The US has offered a $5 million reward for Aureliano Guzmán Loera, accusing him of running a faction of the cartel responsible for producing and transporting poppy, marijuana, heroin, fentanyl, meth, and cocaine.
"These juniors, sons of the Guzmans but also descendants of other drug bosses, are using their names to operate openly in Sinaloa without any consequence," the source in Culiacán said. "They are a new litter, smarter but also more violent. They grew up around guns and killings, and it's showing."
Another so-called narcojunior, as members of the generation are known, is Jesús Alfredo Beltrán Guzmán, who is known as "El Mochomito" after his father, Sinaloa Cartel associate-turned-rival Alfredo Beltrán Leyva, who was called "El Mochomo."
El Mochomito, who is also El Chapo's nephew, was freed from a Mexican prison without fanfare in September after serving five years of a 10-year sentence for drug trafficking.
Sources say the sons of Ismael "El Mayo" Zambada, a shadowy figure considered a peer to El Chapo, are also part of a new crop of leaders in Sinaloa.
After Ismael Zambada Imperial, known as "Mayito Gordo," was convicted in April, his half-brother, Ismael Zambada Sicairos, known as "Mayito Flaco" or "Caballero," stepped up to help his father run the strongest of the cartel's factions.
"El Mayito Flaco is his dad's right-hand. Contrary to the Guzmán family, he also keeps a low profile, but his name is very respected here in Culiacán. Whenever he is seen in the city he travels with a lot of security," the source in Culiacán said.
Another Zambada son, Serafín Zambada Ortiz, also known as "El Sera," was captured by the DEA in November 2013 in Nogales, Arizona. He was released in 2018. El Sera is a US citizen, but his whereabouts are unknown, although a source inside the cartel said he is active in the organization.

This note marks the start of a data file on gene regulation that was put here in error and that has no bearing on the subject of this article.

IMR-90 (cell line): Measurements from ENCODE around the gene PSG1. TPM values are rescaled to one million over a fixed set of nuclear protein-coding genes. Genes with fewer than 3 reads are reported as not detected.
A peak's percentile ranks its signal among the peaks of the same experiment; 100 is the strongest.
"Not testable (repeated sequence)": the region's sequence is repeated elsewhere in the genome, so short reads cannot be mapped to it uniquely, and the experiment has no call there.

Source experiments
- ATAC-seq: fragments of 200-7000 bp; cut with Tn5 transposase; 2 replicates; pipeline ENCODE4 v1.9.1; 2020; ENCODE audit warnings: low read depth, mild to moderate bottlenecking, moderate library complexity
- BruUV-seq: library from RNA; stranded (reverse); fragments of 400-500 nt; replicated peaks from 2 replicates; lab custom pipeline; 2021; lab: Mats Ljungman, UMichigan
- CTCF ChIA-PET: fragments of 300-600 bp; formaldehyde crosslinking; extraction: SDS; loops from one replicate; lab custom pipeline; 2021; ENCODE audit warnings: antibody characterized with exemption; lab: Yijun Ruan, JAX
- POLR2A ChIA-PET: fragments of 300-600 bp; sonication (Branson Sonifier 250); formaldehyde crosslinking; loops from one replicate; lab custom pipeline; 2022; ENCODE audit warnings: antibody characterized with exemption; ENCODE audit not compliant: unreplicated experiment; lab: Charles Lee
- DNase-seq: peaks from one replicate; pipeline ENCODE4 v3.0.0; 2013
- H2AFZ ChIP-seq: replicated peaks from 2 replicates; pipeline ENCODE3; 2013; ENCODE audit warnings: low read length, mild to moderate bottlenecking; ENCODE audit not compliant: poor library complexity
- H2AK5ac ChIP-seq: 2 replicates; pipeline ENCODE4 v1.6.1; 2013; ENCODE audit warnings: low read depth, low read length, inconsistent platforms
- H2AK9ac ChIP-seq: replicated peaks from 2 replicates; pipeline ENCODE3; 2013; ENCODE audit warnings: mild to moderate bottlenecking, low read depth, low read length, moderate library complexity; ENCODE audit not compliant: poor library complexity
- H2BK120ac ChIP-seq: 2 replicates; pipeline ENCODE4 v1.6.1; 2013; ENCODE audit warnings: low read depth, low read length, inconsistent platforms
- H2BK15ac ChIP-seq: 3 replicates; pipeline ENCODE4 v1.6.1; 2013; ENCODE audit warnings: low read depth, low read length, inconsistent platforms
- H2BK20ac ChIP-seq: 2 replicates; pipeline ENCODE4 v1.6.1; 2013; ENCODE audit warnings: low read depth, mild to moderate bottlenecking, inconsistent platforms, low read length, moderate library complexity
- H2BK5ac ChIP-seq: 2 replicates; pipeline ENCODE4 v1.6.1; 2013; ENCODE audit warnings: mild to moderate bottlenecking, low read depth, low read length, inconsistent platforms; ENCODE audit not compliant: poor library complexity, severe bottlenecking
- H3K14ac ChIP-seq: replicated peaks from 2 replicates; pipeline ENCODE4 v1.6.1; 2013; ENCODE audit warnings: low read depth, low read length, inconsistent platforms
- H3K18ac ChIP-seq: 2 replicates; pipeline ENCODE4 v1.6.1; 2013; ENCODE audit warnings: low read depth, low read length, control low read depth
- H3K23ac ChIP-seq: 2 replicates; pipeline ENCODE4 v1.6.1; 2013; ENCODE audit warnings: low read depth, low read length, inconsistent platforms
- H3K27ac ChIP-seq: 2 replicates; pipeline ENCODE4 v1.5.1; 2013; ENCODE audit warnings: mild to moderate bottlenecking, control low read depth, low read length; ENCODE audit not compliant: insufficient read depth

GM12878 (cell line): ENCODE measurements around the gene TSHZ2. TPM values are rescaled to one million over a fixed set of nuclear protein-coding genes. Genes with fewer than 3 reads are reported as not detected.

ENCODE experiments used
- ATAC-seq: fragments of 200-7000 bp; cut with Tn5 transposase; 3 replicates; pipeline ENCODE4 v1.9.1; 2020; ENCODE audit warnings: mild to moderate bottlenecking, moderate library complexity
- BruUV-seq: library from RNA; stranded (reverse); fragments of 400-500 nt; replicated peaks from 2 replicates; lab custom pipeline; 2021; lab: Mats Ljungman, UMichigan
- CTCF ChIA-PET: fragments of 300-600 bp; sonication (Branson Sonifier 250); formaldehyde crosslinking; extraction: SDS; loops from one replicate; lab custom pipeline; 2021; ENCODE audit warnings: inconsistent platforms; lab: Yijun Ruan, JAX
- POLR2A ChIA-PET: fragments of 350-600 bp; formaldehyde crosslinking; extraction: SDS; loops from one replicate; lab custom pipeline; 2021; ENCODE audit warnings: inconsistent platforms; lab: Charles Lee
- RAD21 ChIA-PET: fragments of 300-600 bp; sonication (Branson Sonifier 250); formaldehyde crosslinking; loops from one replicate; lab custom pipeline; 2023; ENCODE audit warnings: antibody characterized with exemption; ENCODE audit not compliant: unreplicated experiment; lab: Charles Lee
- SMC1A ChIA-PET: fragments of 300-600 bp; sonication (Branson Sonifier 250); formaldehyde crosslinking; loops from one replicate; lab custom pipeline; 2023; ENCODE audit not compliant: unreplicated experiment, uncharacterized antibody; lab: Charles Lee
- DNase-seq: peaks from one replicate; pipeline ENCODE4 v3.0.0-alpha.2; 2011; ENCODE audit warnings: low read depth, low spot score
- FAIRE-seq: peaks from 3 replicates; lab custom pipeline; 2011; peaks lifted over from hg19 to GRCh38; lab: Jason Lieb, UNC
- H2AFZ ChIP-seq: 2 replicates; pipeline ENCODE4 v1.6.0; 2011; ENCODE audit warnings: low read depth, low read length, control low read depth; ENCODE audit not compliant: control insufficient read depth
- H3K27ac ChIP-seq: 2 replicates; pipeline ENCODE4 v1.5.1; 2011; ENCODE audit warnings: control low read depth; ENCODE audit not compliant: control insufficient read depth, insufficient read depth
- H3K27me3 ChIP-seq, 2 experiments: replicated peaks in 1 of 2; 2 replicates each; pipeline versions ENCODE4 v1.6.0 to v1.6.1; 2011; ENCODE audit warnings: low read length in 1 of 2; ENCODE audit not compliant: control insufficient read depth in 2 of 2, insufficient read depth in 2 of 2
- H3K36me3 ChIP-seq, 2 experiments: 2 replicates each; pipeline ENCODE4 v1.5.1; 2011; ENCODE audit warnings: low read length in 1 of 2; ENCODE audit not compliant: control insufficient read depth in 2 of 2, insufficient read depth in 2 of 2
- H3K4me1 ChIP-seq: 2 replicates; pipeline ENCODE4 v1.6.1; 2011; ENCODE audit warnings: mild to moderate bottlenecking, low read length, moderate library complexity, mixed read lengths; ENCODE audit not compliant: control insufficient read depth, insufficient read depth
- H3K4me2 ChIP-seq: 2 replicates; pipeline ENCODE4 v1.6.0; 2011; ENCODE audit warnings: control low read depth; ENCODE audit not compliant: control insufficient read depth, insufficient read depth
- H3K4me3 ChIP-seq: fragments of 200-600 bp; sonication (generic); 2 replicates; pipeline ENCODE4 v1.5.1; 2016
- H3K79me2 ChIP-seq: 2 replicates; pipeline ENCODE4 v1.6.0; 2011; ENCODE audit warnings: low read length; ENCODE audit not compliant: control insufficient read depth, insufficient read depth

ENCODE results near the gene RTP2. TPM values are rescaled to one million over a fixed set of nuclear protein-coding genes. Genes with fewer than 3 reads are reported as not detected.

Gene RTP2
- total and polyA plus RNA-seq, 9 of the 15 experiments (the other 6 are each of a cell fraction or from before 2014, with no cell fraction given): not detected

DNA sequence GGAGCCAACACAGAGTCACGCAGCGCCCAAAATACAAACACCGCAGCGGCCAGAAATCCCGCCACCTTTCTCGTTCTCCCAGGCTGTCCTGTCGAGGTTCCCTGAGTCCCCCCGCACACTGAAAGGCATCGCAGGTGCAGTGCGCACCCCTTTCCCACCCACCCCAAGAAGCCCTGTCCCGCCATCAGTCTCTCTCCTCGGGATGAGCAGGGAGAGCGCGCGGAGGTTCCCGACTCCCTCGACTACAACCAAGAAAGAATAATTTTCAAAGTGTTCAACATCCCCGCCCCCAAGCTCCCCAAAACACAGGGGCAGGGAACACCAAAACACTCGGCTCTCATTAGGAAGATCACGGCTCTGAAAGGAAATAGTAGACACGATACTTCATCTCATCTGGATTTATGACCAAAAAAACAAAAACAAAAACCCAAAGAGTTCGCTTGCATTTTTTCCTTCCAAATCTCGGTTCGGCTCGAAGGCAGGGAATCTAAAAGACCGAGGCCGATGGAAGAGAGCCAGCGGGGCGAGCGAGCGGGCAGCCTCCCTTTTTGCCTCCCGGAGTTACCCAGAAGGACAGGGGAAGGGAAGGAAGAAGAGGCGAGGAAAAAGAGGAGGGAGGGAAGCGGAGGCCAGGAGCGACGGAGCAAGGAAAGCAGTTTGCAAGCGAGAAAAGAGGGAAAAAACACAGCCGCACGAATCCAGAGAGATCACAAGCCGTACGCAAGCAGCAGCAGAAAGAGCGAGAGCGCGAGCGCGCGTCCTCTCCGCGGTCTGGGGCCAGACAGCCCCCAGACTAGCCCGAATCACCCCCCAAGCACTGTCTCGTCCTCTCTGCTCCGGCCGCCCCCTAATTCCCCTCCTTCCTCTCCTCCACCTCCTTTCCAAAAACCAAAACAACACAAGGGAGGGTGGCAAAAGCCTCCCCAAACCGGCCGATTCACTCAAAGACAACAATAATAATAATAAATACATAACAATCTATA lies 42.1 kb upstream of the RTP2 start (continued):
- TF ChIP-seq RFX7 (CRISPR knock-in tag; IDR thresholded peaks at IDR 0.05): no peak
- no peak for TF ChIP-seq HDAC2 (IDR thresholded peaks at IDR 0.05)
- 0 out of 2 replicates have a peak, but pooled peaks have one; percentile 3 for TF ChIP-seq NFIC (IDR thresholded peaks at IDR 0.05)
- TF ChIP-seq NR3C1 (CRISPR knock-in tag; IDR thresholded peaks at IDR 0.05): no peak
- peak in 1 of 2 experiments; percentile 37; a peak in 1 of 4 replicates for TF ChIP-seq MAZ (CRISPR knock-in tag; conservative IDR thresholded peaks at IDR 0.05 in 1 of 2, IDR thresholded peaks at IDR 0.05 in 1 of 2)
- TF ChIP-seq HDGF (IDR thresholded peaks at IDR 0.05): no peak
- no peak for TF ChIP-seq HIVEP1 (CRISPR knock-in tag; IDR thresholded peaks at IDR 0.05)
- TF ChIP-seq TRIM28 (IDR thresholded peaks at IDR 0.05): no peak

The Zambadas "are very shadowy," the source said, and it is "really unknown where they are, although their names keep popping up as being everywhere."
"We receive orders from the viejón [El Mayo Zambada] through radios, and sometimes we hear about his sons helping in operations around the [US] border," the source added.
New fighting in an old war
Mexican media reported in late 2020 that more than 17 factions were fighting for control of the Sinaloa Cartel, generally considered one of the most powerful criminal groups in the world.
Another source within the cartel told Insider that the Guzmán Loera family is already fighting El Mayo's family in some parts of Mexico.
Mexico has worked closely with the US for decades to capture or kill cartel leaders. That approach has caused many major cartels to splinter, and the number of armed groups in Mexico has proliferated as a result.
Mexican President Andrés Manuel López Obrador has been critical of that strategy and has tried to move away from a confrontational approach to the drug war.
At his daily press conference on the day the rewards were announced, López Obrador said that if Los Chapitos were in Mexico, Mexico should capture them.
It is "our responsibility to capture them, and we will not allow any foreign enforcement to act against this issue or any other," Lopez Obrador said.